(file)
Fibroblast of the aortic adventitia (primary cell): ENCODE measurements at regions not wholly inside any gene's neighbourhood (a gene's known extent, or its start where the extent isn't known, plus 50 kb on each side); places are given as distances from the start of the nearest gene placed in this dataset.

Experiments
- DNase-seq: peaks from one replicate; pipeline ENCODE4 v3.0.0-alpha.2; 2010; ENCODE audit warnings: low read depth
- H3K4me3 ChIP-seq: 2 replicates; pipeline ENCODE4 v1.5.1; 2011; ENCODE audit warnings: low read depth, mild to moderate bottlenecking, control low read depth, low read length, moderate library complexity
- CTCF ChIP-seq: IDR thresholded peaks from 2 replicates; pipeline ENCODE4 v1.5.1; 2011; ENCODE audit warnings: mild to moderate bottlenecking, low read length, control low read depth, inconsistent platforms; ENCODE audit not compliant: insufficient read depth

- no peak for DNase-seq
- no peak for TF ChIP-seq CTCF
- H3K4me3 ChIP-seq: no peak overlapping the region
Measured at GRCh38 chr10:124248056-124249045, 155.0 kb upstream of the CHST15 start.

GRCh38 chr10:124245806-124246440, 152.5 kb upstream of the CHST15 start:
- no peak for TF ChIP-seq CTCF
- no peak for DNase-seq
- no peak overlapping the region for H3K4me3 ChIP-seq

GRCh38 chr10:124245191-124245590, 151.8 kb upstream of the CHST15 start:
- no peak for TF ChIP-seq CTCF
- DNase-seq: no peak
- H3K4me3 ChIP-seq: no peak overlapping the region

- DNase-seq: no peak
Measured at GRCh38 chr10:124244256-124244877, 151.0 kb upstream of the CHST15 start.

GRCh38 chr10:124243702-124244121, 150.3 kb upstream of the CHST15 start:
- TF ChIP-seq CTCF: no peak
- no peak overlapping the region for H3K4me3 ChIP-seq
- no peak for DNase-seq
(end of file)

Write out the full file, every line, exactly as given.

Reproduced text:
Fibroblast of the aortic adventitia (primary cell): ENCODE measurements at regions not wholly inside any gene's neighbourhood (a gene's known extent, or its start where the extent isn't known, plus 50 kb on each side); places are given as distances from the start of the nearest gene placed in this dataset.

Experiments
- DNase-seq: peaks from one replicate; pipeline ENCODE4 v3.0.0-alpha.2; 2010; ENCODE audit warnings: low read depth
- H3K4me3 ChIP-seq: 2 replicates; pipeline ENCODE4 v1.5.1; 2011; ENCODE audit warnings: low read depth, mild to moderate bottlenecking, control low read depth, low read length, moderate library complexity
- CTCF ChIP-seq: IDR thresholded peaks from 2 replicates; pipeline ENCODE4 v1.5.1; 2011; ENCODE audit warnings: mild to moderate bottlenecking, low read length, control low read depth, inconsistent platforms; ENCODE audit not compliant: insufficient read depth

- no peak for DNase-seq
- no peak for TF ChIP-seq CTCF
- H3K4me3 ChIP-seq: no peak overlapping the region
Measured at GRCh38 chr10:124248056-124249045, 155.0 kb upstream of the CHST15 start.

GRCh38 chr10:124245806-124246440, 152.5 kb upstream of the CHST15 start:
- no peak for TF ChIP-seq CTCF
- no peak for DNase-seq
- no peak overlapping the region for H3K4me3 ChIP-seq

GRCh38 chr10:124245191-124245590, 151.8 kb upstream of the CHST15 start:
- no peak for TF ChIP-seq CTCF
- DNase-seq: no peak
- H3K4me3 ChIP-seq: no peak overlapping the region

- DNase-seq: no peak
Measured at GRCh38 chr10:124244256-124244877, 151.0 kb upstream of the CHST15 start.

GRCh38 chr10:124243702-124244121, 150.3 kb upstream of the CHST15 start:
- TF ChIP-seq CTCF: no peak
- no peak overlapping the region for H3K4me3 ChIP-seq
- no peak for DNase-seq